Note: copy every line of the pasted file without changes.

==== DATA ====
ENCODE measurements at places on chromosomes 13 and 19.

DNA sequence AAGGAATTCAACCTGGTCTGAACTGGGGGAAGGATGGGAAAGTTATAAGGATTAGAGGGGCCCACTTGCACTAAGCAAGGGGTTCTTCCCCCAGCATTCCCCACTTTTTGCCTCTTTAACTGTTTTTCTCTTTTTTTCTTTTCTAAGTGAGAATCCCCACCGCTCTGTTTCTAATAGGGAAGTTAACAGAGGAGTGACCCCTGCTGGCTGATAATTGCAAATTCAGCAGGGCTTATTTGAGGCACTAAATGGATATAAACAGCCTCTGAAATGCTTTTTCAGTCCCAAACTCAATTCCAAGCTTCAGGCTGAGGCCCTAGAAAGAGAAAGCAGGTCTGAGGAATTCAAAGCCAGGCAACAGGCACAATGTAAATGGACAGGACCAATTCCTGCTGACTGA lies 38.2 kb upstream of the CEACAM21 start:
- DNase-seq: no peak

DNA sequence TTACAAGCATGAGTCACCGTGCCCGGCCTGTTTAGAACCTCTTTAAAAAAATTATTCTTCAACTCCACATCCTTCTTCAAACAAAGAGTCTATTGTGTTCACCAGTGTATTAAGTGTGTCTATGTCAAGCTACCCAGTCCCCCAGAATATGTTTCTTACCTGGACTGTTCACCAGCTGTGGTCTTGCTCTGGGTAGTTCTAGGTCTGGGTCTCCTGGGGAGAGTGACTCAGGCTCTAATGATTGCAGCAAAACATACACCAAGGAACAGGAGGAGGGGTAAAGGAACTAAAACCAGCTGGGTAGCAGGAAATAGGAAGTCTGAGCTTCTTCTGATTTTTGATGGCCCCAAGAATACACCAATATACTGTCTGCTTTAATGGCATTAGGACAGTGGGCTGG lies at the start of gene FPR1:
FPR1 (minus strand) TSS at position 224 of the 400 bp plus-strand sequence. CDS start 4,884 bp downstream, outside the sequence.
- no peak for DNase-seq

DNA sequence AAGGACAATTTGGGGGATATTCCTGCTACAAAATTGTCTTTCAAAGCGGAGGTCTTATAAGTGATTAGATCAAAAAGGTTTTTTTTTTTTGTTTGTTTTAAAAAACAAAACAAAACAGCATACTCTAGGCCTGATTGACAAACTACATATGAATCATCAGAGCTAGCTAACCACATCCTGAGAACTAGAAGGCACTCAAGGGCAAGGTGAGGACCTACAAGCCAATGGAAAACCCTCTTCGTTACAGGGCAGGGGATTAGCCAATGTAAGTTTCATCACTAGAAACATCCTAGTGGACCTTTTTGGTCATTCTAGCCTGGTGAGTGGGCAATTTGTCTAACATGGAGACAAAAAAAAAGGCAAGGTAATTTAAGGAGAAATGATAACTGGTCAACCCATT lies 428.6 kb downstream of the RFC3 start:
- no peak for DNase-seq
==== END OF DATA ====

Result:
ENCODE measurements at places on chromosomes 13 and 19.

DNA sequence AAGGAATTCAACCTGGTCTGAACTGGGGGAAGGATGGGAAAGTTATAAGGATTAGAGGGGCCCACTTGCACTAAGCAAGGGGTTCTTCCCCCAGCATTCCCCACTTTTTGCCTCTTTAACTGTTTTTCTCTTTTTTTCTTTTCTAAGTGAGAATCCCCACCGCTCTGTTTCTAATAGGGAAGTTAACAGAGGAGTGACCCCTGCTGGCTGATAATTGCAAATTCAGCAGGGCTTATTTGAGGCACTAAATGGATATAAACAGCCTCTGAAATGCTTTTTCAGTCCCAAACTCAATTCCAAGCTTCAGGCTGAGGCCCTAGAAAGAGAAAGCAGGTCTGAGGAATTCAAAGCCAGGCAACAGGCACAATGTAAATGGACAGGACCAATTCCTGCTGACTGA lies 38.2 kb upstream of the CEACAM21 start:
- DNase-seq: no peak

DNA sequence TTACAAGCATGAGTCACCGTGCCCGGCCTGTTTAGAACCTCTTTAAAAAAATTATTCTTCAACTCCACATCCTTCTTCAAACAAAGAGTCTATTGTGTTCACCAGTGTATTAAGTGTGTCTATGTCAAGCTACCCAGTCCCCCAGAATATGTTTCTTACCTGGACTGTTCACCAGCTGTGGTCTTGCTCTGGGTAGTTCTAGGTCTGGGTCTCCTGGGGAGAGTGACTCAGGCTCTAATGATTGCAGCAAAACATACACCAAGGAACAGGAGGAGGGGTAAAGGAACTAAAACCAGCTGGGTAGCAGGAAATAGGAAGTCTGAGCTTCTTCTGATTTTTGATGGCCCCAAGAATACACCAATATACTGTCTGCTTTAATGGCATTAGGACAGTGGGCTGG lies at the start of gene FPR1:
FPR1 (minus strand) TSS at position 224 of the 400 bp plus-strand sequence. CDS start 4,884 bp downstream, outside the sequence.
- no peak for DNase-seq

DNA sequence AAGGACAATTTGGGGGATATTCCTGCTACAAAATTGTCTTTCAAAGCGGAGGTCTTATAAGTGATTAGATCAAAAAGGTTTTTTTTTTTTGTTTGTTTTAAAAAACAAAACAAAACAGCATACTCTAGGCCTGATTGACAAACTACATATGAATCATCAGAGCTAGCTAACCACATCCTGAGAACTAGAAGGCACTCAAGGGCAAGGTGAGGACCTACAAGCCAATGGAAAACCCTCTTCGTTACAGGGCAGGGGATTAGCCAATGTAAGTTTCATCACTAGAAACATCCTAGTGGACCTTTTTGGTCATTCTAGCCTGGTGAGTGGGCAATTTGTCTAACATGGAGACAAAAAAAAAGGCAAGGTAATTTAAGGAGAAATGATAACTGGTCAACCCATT lies 428.6 kb downstream of the RFC3 start:
- no peak for DNase-seq